This enormous power is of itself liable to great abase. A party of Polynesians 
dominating over the Americans by 8,000 votes to 1,500 or less will not hesitate to use 
that power.
(2) The native has lived for one generation under the American system of 
jurisprudence and American institutions owing to the strong influence of the 
Americans who have resided in the islands, the most of whom are known as 
"missionaries." But the native is only one generation removed from serfdom, the 
despotic rule of the king and chiefs. He had little education or training in the 
practice of self-government. More than all, he has not acquired the habit of self-
government, which is the safety and staying power of the Anglo-Saxon. If 
Polynesians, recently " civilized," were now capable of self-rule, they would stand 
as the most remarkable example in history of the rapid rise of a people, and 
utterly distance the Anglo-Saxon in the rapidity of their development of political wisdom.
(3) The natives yet remain " children of the Tropics," and have hardly parted 
with the economic ideas which the race has held for over a thousand years. They 
have had few wants, and a little labor supplied their wants.
I desire to say that so far as the natives are concerned they are a kindly, 
affectionate, docile, listless class of people, not desiring to give any trouble to 
anybody or to have any themselves, but wishing to be let alone; and if they could 
get rid of the demagogues they would always support the Government in its best 

Mr. President, I shall not take up the time of the Senate by reading further 
from this paper, but the end of it is that the substantial people there, who have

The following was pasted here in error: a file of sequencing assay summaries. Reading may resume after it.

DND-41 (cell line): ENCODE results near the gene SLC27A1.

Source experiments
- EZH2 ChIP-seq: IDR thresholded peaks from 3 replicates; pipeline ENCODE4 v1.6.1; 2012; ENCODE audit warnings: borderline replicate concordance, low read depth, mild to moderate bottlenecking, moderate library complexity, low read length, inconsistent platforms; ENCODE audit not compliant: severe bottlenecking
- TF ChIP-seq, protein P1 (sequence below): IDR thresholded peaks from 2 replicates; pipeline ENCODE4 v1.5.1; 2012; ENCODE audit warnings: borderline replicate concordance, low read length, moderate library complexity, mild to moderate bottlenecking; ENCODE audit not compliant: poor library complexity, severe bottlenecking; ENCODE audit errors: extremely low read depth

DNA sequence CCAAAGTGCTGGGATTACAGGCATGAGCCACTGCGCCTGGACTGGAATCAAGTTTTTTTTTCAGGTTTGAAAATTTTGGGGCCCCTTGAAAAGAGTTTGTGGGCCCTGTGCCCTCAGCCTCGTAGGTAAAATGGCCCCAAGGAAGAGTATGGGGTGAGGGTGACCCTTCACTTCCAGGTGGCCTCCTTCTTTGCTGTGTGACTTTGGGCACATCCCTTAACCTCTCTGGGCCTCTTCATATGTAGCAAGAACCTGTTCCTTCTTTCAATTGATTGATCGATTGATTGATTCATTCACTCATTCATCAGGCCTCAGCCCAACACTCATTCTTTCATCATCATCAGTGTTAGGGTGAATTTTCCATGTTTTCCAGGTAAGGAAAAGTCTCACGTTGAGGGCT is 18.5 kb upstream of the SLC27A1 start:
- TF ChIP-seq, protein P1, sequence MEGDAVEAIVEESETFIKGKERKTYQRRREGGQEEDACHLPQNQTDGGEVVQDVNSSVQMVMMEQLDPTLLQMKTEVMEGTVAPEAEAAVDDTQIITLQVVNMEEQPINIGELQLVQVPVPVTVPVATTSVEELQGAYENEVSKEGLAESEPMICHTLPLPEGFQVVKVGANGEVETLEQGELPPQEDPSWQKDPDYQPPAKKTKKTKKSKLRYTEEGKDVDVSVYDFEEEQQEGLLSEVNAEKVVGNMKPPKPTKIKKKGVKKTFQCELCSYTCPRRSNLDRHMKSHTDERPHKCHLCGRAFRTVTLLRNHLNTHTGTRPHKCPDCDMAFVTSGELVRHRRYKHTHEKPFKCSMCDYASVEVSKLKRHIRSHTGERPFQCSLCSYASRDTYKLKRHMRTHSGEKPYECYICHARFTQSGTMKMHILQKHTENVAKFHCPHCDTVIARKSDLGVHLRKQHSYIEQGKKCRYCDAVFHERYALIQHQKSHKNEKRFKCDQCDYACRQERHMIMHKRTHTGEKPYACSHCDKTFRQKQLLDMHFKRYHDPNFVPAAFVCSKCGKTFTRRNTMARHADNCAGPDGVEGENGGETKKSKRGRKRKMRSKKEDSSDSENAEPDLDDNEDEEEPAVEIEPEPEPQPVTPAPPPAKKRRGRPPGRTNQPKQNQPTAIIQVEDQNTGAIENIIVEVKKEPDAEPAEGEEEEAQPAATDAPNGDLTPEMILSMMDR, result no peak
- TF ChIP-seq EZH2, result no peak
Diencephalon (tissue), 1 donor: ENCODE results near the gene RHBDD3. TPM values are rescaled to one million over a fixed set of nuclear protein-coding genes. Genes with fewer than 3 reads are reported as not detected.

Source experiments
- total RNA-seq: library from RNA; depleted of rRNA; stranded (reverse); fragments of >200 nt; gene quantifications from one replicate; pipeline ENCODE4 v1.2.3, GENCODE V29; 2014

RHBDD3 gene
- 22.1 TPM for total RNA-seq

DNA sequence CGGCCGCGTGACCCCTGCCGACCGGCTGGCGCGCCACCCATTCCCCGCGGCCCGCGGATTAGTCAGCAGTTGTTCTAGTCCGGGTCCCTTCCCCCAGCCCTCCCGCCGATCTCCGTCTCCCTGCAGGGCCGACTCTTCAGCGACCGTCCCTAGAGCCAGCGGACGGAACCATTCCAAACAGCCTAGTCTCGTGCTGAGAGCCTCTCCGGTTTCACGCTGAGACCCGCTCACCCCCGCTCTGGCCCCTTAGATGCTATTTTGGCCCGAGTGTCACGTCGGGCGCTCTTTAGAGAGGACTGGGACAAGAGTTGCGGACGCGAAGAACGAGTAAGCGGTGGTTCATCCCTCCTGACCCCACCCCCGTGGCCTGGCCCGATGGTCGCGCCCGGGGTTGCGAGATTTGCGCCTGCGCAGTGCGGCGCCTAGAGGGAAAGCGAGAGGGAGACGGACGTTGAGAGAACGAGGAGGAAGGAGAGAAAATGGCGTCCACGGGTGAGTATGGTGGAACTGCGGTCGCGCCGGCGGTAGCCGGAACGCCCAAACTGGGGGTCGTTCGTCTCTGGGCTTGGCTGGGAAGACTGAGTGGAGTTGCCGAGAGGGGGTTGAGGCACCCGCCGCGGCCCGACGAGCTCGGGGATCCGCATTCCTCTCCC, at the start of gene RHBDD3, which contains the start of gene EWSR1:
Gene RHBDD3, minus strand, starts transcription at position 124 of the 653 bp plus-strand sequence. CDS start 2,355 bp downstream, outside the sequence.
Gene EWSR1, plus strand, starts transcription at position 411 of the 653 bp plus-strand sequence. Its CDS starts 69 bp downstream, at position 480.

been intimately identified with the government in its struggle for  independence, 
in the effort to get rid of the monarchy, and to assist in the establishment of 
good government, believe that some property qualification ought to be provided 
for in the bill, so that, as an experiment, if you please, they would feel that 
they were safe in not having their statutes overturned and their government and 
the prosperity of their people destroyed.

Mr. TELLER. I wish to ask the Senator from Illinois a question.

The PRESIDING OFFICER. Does the Senator from Illinois yield to the Senator 
from Colorado?

Mr. CULLOM.   Certainly.

Mr. TELLER. Perhaps the Senator stated it at a time when I was not in the 
Chamber. Has there been a property qualification imposed there heretofore?

Mr. CULLOM.   Yes, sir.

Mr. PLATT of Connecticut.   Under the republic.

Mr. CULLOM. Under the republic. Under the monarchy, as I ought to have stated 
in the first place, the body equivalent to the senate was a council appointed by the 
monarch, so that it did not make much difference what the house did.

Mr. TELLER.   The house was elected?

Mr. CULLOM. The lower house was elected. I think there was a property 
qualification for house members, but none for the voters, and that existed under the 
republic as it is now.

Mr. TILLMAN. As a matter of fact, was not the monarchy which instituted that 
property qualification under duress and was it not forced by the revolutionary party, 
led by Mr. Dole and others, to put that very provision in the decree?

Mr. CULLOM. I do not care to go into a discussion as to how the republic came to 
be established.

Mr. TILLMAN.   I am not talking about the republic.   I am